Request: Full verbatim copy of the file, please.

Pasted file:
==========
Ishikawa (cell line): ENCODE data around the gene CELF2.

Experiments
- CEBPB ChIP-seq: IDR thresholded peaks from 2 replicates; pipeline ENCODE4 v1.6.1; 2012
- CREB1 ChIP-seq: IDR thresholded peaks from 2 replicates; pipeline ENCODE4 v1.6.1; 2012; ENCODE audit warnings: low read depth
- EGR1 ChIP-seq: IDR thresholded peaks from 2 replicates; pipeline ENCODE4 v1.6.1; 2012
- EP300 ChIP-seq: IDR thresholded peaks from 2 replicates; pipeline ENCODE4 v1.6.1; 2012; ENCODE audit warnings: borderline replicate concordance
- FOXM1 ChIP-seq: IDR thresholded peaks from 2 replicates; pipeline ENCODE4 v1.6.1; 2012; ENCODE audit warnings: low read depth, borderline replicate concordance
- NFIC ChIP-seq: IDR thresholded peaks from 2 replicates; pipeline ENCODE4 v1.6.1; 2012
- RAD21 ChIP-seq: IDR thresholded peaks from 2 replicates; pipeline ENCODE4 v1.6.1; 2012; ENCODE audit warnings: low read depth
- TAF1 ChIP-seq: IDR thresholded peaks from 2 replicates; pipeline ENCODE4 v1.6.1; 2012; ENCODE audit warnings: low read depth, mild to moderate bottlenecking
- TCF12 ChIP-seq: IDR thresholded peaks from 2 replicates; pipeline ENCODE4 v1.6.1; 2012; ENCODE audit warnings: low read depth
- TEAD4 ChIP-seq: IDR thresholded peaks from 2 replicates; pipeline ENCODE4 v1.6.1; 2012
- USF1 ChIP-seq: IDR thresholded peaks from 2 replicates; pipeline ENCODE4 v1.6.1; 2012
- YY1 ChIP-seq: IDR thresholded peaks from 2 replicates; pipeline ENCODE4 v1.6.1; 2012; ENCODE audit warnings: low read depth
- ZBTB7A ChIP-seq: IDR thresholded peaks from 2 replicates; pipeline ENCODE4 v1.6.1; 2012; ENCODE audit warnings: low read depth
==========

Ishikawa (cell line): ENCODE data around the gene CELF2.

Experiments
- CEBPB ChIP-seq: IDR thresholded peaks from 2 replicates; pipeline ENCODE4 v1.6.1; 2012
- CREB1 ChIP-seq: IDR thresholded peaks from 2 replicates; pipeline ENCODE4 v1.6.1; 2012; ENCODE audit warnings: low read depth
- EGR1 ChIP-seq: IDR thresholded peaks from 2 replicates; pipeline ENCODE4 v1.6.1; 2012
- EP300 ChIP-seq: IDR thresholded peaks from 2 replicates; pipeline ENCODE4 v1.6.1; 2012; ENCODE audit warnings: borderline replicate concordance
- FOXM1 ChIP-seq: IDR thresholded peaks from 2 replicates; pipeline ENCODE4 v1.6.1; 2012; ENCODE audit warnings: low read depth, borderline replicate concordance
- NFIC ChIP-seq: IDR thresholded peaks from 2 replicates; pipeline ENCODE4 v1.6.1; 2012
- RAD21 ChIP-seq: IDR thresholded peaks from 2 replicates; pipeline ENCODE4 v1.6.1; 2012; ENCODE audit warnings: low read depth
- TAF1 ChIP-seq: IDR thresholded peaks from 2 replicates; pipeline ENCODE4 v1.6.1; 2012; ENCODE audit warnings: low read depth, mild to moderate bottlenecking
- TCF12 ChIP-seq: IDR thresholded peaks from 2 replicates; pipeline ENCODE4 v1.6.1; 2012; ENCODE audit warnings: low read depth
- TEAD4 ChIP-seq: IDR thresholded peaks from 2 replicates; pipeline ENCODE4 v1.6.1; 2012
- USF1 ChIP-seq: IDR thresholded peaks from 2 replicates; pipeline ENCODE4 v1.6.1; 2012
- YY1 ChIP-seq: IDR thresholded peaks from 2 replicates; pipeline ENCODE4 v1.6.1; 2012; ENCODE audit warnings: low read depth
- ZBTB7A ChIP-seq: IDR thresholded peaks from 2 replicates; pipeline ENCODE4 v1.6.1; 2012; ENCODE audit warnings: low read depth